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Home Knowledge Center Wellness Library Non-Suicidal Self-Injury

Non-Suicidal Self-Injury

Overview

What is non-suicidal self-injury?

Non-suicidal self-injury means that a person injures themself on purpose. For example, they may cut, scratch, or bite their skin until it bleeds. Self-injury is serious. So it's important to seek help from a health professional. People who self-injure don't do it to die. But some may also be thinking about suicide.

How is it diagnosed?

To assess, the doctor may ask how often the injuries happen and if they bleed, bruise, or cause pain. You may be asked how self-injuring makes you feel. The doctor also may ask questions to find out if you have other health conditions, like depression.

What puts you at risk?

There are things that may put you at risk of self-injury. For example, you may be at risk if you:

  • Have self-injured before.
  • Feel hopeless.
  • Have certain health conditions such as depression, post-traumatic stress disorder (PTSD), a personality disorder, or an eating disorder.
  • Don't have healthy ways to manage emotions like anger or sadness.
  • Feel numb or empty. You may turn to self-injury to feel something.
  • Are really stressed or anxious about problems at work or at home.
  • Have low self-esteem.
  • Have a history of trauma.
  • Have a history of abuse.
  • Have a friend who self-injures.
  • Are LGBTQ+. Issues like discrimination and abuse can contribute to an increased risk.

What are the signs?

Signs that a person might be self-injuring include:

  • Injuries that seem unusual. For instance, there may be multiple cuts or deep scratches on the arms, legs, or stomach.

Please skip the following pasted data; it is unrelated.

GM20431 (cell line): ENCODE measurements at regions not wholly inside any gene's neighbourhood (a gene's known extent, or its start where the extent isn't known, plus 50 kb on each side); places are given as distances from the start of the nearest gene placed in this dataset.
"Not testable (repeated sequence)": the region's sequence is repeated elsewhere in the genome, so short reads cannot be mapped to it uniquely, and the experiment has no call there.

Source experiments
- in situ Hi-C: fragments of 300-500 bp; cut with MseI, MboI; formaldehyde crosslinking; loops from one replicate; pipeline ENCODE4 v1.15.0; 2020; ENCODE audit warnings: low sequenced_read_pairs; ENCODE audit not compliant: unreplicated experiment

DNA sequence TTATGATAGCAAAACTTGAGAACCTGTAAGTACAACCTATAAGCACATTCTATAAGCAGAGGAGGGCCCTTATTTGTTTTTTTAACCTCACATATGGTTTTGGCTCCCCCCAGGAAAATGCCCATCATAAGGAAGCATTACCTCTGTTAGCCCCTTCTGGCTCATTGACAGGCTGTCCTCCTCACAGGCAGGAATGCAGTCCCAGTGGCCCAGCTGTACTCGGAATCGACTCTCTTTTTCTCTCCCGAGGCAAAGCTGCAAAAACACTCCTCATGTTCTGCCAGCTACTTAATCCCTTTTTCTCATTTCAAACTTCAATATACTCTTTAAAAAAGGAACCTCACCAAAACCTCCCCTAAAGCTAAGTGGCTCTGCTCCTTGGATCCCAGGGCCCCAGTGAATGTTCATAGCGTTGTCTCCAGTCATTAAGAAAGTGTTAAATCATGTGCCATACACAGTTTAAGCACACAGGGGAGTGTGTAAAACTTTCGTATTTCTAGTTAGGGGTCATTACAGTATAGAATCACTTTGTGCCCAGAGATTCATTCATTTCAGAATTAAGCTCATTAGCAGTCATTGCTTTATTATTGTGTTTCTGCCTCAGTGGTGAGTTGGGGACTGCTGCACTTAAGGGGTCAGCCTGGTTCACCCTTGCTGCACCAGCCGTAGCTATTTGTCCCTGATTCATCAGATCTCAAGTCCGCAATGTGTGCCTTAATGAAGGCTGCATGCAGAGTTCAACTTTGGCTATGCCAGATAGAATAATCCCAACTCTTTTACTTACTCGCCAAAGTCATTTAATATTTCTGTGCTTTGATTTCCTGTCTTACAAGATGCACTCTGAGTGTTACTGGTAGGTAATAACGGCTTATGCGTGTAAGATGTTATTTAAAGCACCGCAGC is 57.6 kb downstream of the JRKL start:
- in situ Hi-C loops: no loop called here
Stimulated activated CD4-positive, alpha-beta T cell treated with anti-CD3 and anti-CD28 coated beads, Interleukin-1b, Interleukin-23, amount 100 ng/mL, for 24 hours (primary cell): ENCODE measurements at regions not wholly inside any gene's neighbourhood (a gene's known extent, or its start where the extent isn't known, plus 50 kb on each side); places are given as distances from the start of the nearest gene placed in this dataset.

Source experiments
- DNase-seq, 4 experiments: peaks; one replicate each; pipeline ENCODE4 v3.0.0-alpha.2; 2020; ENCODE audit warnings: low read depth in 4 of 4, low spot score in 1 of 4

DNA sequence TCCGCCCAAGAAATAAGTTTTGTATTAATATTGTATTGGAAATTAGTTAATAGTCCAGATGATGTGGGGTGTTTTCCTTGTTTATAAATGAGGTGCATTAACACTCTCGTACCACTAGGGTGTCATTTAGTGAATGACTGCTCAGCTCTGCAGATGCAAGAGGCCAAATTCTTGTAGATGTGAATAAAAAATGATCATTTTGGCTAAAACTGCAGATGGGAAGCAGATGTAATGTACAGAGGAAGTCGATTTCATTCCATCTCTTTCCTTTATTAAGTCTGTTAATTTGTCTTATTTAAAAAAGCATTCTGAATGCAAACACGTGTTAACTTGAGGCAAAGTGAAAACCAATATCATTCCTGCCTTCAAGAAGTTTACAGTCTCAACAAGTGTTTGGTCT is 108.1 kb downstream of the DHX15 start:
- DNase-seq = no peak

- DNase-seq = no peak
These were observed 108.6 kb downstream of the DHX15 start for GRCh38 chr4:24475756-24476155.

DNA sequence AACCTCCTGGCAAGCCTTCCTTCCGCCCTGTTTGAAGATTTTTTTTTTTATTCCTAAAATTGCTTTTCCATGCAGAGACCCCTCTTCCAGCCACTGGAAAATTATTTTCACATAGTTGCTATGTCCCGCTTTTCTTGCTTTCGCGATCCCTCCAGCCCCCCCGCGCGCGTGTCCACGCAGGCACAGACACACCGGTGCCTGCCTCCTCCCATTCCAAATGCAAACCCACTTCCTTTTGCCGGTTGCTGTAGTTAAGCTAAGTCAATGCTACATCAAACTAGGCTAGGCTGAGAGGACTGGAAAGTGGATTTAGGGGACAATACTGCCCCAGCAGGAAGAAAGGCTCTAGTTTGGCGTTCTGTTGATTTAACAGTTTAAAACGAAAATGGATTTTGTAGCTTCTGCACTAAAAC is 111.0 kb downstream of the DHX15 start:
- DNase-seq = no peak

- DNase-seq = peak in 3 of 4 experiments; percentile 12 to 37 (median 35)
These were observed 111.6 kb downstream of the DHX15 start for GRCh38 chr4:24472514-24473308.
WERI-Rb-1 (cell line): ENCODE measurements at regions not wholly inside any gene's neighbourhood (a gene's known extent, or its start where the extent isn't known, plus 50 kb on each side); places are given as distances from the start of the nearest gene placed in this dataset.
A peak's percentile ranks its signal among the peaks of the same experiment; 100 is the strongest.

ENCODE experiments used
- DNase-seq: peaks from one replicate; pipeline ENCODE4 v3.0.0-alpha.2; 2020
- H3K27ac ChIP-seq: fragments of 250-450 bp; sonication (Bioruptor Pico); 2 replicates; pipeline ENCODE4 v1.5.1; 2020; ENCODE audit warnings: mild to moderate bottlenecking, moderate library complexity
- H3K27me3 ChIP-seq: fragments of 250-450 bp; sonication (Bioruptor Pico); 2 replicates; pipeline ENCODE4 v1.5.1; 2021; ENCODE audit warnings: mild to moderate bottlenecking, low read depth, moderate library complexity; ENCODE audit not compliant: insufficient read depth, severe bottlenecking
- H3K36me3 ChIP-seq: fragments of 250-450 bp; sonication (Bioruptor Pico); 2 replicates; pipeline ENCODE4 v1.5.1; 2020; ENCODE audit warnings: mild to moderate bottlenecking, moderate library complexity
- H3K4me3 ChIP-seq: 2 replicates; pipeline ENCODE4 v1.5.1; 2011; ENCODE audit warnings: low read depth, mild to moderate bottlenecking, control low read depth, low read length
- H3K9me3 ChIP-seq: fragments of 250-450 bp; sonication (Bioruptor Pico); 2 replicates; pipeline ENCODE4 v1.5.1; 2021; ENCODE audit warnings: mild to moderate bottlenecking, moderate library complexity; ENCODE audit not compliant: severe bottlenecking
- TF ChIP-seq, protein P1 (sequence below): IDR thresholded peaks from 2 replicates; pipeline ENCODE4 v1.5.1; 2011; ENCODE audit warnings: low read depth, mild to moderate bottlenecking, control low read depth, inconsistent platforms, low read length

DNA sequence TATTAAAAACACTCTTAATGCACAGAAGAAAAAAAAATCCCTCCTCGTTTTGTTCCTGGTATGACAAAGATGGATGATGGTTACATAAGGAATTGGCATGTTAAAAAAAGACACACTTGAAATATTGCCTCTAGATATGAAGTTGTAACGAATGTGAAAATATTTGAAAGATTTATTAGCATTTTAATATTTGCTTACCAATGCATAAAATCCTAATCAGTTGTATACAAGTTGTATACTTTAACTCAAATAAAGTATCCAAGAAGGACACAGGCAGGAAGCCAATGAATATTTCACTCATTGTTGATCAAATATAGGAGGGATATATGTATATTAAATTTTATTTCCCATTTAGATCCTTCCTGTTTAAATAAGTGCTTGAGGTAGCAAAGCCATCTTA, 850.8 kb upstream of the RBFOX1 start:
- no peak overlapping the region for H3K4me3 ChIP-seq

• Odd blood stains on their clothes.
  • Bandages on their arms. The person may wear these to hide injuries.
  • Long sleeves when it's hot.
  • Not doing activities that require less clothing (swimming, gym class).
  • Lots of bracelets, wristbands, or other jewelry on large areas of their arms. These may be worn to hide injuries.

If you or someone you know is self-injuring, talk to a doctor or a mental health professional.

How is it treated?

Self-injury is treated with counseling. Dialectical behavioral therapy (DBT) and cognitive-behavioral therapy (CBT) are common types of counseling for self-injury. Medicines are sometimes used with counseling. Ask your doctor about the different types of treatment. Then you can decide together about what might work best.

How can you care for yourself?

Here are some ways you can care for yourself if you self-injure.

  • Find a counselor.

    Look for someone who makes you feel safe and welcome. You can ask your doctor for a referral.

  • Make a plan to keep yourself safe.

    A health professional such as your doctor or counselor can help you.

  • Build a support system.

    Look for a self-injury support group. Ask for help from trusted friends, family, and community members.

  • Practice healthy ways to manage your emotions.

    Use these skills when you have big feelings, anxiety, and stress. A counselor can help you find what works for you. For example, together you may learn that yoga, deep breathing, or certain music calms you.

If it's an emergency or if you are in a crisis, get help right away. Call 911 or the National Suicide Prevention Lifeline at 1-800-273-TALK (1-800-273-8255). Or text HOME to 741741 to access the Crisis Text Line.

This information does not replace the advice of a doctor. Healthwise, Incorporated, disclaims any warranty or liability for your use of this information. Your use of this information means that you agree to the Terms of Use. Learn how we develop our content.

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